The lecture aims at bridging the gap between introductory level courses and modern research fields in solid-state physics. In this lecture, a particular emphasis is placed on the dielectric and magnetic properties of solids. The lecture includes an introduction into the theoretical description of these properties, state-of-the-art experimental methodologies for their characterization as well as some glimpses into modern research areas in this field. The accompanying seminar/exercise consists of classical problem sheets as well as a series of student presentations on selected experimental techniques and highlighted topics.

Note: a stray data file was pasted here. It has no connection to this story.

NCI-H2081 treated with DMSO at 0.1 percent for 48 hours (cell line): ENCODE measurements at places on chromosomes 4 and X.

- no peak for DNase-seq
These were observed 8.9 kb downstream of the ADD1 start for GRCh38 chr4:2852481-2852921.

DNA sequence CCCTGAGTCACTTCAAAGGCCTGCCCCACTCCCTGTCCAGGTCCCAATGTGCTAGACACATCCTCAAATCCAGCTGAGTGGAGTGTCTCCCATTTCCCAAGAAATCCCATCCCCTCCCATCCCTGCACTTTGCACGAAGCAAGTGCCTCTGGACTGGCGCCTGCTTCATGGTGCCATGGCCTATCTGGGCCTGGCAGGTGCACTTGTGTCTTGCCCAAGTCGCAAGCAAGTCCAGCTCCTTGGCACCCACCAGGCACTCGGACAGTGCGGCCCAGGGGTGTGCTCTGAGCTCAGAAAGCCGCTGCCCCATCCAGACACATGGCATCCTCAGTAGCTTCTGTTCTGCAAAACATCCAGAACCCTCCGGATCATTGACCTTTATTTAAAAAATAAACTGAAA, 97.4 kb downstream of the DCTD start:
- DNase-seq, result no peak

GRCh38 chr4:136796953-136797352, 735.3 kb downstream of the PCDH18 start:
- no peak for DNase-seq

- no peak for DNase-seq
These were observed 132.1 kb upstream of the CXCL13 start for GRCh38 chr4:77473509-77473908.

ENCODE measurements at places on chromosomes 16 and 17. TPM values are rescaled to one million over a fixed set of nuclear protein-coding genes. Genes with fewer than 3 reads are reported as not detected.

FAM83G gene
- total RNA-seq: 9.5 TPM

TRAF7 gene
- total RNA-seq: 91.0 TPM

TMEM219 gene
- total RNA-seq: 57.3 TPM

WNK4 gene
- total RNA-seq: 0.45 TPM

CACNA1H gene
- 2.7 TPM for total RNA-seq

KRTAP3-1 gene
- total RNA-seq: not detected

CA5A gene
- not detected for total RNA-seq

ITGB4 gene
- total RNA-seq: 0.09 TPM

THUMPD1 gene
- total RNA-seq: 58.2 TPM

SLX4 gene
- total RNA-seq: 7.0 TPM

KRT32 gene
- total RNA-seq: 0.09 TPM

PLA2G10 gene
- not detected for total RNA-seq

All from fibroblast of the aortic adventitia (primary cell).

Contents of the lecture includes: 1. Dielectric properties of solids • Lorentz model, local electric field, electric polarization, Kramers-Kronig relation, dielectric function, macroscopic electrodynamics • Examples of optical resonances (plasmons, excitons, band-to-band transitions, phonons, defect transitions) • Optical spectroscopy (photoluminescence, reflectivity, near-field probes, Raman and THz spectroscopy) and electron beam-based spectroscopy of solids (electron energy loss spectroscopy) • Electromagnetic waves at interfaces and in thin-films, optically anisotropic media • Polariton physics: Plasmon-polaritons, exciton-polaritons, phonon-polaritons • Screening, electron-electron and electron-phonon interactions (Lindhard theory, polarons, Fermi liquid) • Ferroelectricity (incl. Landau theory of phase transitions) • Nonlinear dielectric response (SHG spectroscopy, multi-photon-spectroscopy, strong-field effects in solids) 2. Magnetic properties of solids • Dia- and paramagnetism • Cooperative phenomena in magnetism • Spin waves • Magnetic domains and magnetization patterns • Experimental methods for imaging magnetic textures (spin-polarized scanning tunneling microscopy, magnetic force microscopy, Lorentz microscopy) • Magnetization dynamics (Landau-Lifschitz-Gilbert equation) and ultrafast magnetism • Spintronics